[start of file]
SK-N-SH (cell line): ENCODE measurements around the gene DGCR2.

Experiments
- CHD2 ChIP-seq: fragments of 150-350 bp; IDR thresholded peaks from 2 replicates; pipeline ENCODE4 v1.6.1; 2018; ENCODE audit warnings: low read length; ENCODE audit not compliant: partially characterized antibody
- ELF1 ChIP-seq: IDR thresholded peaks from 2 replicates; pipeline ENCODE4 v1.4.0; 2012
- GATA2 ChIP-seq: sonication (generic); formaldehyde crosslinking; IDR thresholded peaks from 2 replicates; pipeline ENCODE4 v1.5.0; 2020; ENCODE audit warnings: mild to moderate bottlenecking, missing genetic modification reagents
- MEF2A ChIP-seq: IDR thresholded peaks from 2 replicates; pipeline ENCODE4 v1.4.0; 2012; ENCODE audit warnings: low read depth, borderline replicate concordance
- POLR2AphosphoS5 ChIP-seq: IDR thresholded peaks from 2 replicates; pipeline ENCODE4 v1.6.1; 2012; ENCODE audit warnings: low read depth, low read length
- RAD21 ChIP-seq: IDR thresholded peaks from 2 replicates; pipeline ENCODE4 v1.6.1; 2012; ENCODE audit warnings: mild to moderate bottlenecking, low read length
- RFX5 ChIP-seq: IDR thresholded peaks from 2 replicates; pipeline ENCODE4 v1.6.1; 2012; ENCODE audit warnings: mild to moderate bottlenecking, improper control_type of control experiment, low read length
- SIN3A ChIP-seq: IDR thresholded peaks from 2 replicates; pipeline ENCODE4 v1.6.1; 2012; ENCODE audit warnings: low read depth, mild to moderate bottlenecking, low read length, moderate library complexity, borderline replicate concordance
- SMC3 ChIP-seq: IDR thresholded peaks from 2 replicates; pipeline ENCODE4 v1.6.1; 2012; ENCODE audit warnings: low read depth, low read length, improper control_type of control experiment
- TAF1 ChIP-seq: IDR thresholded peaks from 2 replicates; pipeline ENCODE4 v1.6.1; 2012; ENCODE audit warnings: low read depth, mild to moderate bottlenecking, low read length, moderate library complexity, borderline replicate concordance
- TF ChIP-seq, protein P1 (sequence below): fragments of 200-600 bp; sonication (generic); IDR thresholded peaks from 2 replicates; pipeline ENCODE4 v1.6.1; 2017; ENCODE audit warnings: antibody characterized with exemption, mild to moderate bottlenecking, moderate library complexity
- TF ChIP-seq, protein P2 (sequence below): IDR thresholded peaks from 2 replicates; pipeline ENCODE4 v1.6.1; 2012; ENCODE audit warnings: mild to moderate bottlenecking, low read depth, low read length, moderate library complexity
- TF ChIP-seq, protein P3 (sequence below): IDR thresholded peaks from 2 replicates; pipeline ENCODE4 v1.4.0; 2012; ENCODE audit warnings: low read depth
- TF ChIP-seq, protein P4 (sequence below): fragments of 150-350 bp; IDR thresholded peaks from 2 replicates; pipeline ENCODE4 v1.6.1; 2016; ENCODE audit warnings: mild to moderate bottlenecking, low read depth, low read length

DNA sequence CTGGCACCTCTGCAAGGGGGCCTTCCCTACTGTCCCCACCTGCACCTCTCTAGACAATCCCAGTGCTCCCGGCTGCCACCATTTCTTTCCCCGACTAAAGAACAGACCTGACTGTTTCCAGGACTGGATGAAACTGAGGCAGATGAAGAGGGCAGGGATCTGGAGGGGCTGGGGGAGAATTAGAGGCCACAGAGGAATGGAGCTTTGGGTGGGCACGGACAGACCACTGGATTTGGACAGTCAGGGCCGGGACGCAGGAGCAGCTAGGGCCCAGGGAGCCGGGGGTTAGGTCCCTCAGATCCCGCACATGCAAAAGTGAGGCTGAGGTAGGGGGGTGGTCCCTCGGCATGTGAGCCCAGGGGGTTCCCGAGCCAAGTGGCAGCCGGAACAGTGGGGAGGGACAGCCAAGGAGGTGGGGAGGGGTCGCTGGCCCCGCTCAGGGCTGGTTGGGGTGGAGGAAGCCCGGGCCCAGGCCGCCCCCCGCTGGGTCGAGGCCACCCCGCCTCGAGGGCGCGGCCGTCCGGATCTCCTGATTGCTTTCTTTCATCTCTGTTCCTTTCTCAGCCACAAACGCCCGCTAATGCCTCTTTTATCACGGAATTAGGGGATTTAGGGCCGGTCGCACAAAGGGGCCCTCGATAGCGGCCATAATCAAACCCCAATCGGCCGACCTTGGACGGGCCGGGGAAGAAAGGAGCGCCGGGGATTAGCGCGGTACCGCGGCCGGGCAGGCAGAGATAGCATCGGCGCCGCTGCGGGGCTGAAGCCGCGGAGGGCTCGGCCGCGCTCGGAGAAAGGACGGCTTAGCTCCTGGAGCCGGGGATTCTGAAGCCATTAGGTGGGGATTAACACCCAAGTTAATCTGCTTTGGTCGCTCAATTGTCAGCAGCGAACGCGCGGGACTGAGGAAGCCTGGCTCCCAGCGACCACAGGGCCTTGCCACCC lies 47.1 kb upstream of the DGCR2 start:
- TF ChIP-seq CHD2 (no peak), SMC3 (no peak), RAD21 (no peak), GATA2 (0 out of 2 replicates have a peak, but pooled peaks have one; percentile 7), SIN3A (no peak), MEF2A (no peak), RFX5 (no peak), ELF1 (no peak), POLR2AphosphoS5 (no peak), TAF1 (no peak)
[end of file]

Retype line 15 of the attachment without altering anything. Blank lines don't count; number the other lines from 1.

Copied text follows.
- TF ChIP-seq, protein P3 (sequence below): IDR thresholded peaks from 2 replicates; pipeline ENCODE4 v1.4.0; 2012; ENCODE audit warnings: low read depth